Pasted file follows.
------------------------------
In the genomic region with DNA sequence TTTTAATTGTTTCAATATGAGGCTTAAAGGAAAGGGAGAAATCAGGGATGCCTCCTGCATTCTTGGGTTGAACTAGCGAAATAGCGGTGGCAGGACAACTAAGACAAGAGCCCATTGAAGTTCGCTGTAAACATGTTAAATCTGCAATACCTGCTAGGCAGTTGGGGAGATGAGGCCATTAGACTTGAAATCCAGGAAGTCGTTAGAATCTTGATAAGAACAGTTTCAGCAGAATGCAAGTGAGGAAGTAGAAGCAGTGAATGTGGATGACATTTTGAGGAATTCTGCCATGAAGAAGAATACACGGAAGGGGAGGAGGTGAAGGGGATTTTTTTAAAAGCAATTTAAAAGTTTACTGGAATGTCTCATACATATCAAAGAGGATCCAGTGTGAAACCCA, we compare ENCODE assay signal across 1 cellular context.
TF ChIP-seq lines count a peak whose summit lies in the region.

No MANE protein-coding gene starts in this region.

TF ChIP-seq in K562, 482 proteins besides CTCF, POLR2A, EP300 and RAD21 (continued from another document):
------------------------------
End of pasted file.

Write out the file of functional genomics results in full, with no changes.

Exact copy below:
In the genomic region with DNA sequence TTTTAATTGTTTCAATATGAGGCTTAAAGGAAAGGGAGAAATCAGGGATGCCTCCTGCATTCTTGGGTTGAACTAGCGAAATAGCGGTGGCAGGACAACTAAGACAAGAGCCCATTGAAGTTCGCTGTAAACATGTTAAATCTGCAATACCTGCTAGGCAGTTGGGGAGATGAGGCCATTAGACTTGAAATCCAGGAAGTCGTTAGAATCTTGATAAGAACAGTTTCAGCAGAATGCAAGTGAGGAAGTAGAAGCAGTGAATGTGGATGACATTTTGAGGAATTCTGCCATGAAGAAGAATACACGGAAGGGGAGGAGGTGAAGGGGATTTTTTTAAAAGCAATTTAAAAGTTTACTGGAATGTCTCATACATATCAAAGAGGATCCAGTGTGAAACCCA, we compare ENCODE assay signal across 1 cellular context.
TF ChIP-seq lines count a peak whose summit lies in the region.

No MANE protein-coding gene starts in this region.

TF ChIP-seq in K562, 482 proteins besides CTCF, POLR2A, EP300 and RAD21 (continued from another document):